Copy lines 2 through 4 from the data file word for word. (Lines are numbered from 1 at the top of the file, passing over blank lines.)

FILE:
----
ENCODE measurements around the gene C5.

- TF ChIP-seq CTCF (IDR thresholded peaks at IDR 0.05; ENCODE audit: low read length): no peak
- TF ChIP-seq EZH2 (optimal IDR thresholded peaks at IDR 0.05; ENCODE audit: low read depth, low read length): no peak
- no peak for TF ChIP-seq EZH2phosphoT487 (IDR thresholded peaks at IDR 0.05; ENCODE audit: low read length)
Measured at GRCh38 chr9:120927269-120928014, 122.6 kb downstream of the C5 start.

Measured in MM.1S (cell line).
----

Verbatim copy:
- TF ChIP-seq CTCF (IDR thresholded peaks at IDR 0.05; ENCODE audit: low read length): no peak
- TF ChIP-seq EZH2 (optimal IDR thresholded peaks at IDR 0.05; ENCODE audit: low read depth, low read length): no peak
- no peak for TF ChIP-seq EZH2phosphoT487 (IDR thresholded peaks at IDR 0.05; ENCODE audit: low read length)